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News stories tagged with "civil-war"

Martha Maine as Corporal Harrison (photo: Susan Mende)
Martha Maine as Corporal Harrison (photo: Susan Mende)

Secret warriors: women in the Civil War

Civil War buffs are commemorating the war's 150th anniversary this year. As part of an occasional series of conversations about the Civil War and its North Country connections, Todd Moe talks with a local re-enactor about women soldiers. Some women served as nurses, spies or camp cooks during the war, but others marched into battle. Forbidden from the military during the Civil War, hundreds of women disguised their gender by wearing uniforms and using masculine names. Canton Civil War re-enactor Martha Maine takes on the persona of her great grandfather, Harrison Carter Maine. She says patriotic, eager for adventure, or to accompany their husbands, hundreds of women assumed male identities to win the right to fight.

Maine speaks on "Women Soldiers in the Civil War" at a Brown Bag Lunch program at noon this Thursday at the St. Lawrence County Historical Association in Canton.  Go to full article

Book review: "March Toward the Thunder"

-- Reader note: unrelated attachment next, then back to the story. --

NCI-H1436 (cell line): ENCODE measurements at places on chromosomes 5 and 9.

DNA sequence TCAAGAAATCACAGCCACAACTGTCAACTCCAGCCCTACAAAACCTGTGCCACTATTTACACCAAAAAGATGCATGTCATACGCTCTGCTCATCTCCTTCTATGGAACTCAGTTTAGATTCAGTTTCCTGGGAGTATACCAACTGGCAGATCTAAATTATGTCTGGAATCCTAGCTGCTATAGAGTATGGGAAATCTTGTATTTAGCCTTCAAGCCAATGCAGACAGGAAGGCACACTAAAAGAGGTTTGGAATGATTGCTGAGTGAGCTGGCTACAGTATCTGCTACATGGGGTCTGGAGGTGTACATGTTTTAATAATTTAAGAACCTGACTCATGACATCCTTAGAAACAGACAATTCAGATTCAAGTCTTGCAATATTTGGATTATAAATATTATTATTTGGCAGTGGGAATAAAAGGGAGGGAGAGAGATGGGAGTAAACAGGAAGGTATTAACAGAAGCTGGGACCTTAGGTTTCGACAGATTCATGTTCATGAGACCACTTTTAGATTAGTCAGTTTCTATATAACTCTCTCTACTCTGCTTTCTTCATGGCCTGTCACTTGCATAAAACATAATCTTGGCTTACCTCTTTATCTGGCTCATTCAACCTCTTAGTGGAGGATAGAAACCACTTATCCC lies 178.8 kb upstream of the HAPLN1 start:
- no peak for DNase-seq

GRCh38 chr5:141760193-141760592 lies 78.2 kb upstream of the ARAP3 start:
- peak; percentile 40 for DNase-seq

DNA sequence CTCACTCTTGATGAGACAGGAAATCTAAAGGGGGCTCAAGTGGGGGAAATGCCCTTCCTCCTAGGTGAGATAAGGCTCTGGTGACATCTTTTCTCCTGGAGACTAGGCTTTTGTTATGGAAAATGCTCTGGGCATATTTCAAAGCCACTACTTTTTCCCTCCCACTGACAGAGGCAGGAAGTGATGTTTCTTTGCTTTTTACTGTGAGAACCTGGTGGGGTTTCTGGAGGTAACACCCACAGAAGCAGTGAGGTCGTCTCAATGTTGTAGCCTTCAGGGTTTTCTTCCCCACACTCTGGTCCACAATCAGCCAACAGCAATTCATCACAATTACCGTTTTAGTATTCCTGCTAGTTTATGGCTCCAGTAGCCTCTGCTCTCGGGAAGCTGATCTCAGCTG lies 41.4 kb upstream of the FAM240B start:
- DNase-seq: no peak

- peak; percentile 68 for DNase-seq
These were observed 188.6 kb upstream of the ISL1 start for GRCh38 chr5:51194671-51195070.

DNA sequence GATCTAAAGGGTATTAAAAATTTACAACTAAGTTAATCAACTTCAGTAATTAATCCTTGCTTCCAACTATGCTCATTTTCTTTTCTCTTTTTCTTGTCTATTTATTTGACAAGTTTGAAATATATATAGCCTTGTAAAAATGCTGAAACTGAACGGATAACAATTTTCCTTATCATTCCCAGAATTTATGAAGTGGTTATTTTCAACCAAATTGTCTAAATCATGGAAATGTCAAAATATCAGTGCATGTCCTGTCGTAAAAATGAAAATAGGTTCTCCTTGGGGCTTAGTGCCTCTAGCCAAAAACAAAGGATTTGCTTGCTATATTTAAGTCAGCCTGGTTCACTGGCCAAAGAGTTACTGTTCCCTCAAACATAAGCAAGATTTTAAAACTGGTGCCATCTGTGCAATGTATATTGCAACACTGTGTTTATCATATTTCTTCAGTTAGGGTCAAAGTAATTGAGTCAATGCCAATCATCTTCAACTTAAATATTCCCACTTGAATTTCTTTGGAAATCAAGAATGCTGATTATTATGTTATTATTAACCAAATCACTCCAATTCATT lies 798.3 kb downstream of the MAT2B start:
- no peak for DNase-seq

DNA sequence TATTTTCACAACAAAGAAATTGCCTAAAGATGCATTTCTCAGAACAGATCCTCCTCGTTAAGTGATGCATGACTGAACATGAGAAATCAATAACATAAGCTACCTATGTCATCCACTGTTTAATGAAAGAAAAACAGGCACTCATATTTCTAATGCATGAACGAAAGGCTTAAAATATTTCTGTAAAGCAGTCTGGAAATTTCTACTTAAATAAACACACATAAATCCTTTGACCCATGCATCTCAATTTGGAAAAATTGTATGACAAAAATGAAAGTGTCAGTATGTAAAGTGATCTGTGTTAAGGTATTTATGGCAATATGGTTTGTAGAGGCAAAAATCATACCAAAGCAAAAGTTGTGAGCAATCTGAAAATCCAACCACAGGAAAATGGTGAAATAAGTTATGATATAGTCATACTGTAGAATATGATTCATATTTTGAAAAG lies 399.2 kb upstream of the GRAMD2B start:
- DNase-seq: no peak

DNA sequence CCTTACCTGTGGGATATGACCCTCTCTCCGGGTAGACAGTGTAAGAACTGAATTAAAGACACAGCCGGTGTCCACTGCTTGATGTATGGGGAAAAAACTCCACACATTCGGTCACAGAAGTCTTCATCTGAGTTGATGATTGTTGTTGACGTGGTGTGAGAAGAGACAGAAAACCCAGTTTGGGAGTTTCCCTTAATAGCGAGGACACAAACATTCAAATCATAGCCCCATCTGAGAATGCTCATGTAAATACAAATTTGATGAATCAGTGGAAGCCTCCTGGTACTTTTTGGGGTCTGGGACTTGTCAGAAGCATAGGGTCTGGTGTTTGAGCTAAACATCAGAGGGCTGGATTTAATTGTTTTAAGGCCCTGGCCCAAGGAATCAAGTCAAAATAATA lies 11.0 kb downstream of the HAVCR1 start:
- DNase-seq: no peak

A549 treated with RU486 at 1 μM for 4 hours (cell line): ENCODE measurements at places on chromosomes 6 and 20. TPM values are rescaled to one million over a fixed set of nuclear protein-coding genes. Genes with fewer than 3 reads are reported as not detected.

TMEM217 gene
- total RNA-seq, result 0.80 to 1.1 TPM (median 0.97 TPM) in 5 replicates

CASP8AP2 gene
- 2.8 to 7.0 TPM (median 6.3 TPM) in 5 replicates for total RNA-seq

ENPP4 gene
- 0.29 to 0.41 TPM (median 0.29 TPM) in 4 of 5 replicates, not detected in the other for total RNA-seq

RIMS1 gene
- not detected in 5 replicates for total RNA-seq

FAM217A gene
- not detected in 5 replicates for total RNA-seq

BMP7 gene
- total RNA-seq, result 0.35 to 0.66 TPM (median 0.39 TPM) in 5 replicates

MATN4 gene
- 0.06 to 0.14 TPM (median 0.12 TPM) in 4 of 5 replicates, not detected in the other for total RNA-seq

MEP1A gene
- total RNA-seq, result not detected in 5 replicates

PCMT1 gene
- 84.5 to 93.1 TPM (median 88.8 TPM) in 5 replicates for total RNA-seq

Many villages in the North Country have a statue or a plaque memorializing men who fought in the Civil War. Some of those soldiers were very young, and some of them were Native American. Betsy Kepes reviews Joseph Bruchec's novel for young adults, March Toward the Thunder, A Native American Perspective on the Civil War.  Go to full article
National Guard soldiers and Civil War reenactors bear the remains of a New York soldier (Photos:  Brian Mann)
National Guard soldiers and Civil War reenactors bear the remains of a New York soldier (Photos: Brian Mann)

A Civil War soldier lost at Antietam, returned to New York

Yesterday marked the 147th anniversary of the Civil War battle at Antietam in Maryland. It was the single bloodiest day in US history, with more than 20,000 men killed or wounded. Three hundred New Yorkers are still unaccounted for from that battle, their remains lost in the farm fields and the woods. But last summer, a hiker in an area known as the Corn Field discovered the remains of a soldier. His buttons and his belt identified him as a volunteer from New York. That soldier was finally laid to rest yesterday at Saratoga National Cemetery. In just a moment, we'll hear from the historian who arranged the long-delayed funeral. First, here's Brian Mann's audio portrait of the ceremony. It begins with the rumble of a motorcycle honor guard, which accompanied the soldier on his final journey from Maryland.  Go to full article